Prior to enactment of workers’ compensation in 1913, an injured worker was without remedy for a workplace injury unless he or she successfully proved negligence on the part of the employer, and similarly, was without remedy if the employer could prove the employee’s own negligence contributed to the injury.
This no-fault system benefits both employers and employees. In return for no-fault compensation and medical care to for an injured employee, the employer cannot be sued civilly by the employee, and the employee is free from arguments of contributory negligence.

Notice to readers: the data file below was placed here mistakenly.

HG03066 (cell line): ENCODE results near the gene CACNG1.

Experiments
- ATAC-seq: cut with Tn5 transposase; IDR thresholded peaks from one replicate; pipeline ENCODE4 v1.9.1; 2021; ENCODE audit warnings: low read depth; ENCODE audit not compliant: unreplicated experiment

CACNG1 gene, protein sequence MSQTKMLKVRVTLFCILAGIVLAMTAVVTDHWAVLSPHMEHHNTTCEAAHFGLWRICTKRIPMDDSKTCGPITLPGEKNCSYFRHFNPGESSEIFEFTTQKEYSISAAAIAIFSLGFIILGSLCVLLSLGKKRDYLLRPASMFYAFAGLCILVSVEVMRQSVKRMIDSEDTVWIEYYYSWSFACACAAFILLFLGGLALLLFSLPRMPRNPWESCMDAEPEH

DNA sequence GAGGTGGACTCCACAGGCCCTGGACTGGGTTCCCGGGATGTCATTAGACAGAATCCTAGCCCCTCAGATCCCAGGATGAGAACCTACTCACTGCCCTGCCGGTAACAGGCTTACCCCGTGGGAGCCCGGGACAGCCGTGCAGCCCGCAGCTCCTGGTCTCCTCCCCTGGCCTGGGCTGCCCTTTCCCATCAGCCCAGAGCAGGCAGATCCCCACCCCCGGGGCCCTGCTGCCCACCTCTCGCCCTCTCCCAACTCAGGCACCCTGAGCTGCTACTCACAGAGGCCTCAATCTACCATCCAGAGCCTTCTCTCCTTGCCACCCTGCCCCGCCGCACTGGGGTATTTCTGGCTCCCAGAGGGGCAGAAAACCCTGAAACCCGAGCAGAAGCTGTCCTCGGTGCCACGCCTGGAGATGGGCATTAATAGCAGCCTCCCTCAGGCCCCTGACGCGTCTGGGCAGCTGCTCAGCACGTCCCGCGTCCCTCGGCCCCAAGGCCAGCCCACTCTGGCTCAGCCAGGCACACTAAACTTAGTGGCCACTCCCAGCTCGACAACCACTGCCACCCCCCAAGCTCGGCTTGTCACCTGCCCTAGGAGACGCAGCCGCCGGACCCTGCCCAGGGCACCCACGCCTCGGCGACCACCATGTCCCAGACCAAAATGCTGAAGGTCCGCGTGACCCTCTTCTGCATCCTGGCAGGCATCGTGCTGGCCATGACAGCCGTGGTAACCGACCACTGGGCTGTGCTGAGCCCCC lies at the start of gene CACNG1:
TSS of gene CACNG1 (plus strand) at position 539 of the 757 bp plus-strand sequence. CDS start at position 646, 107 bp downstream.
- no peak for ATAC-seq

Essential to maintaining this no-fault workers’ compensation system, however, is proof that an injury or disease is job-related. Requiring employers to cover injuries or diseases without proof that they were contracted in the workplace violates the core principles underlying the workers’ compensation system.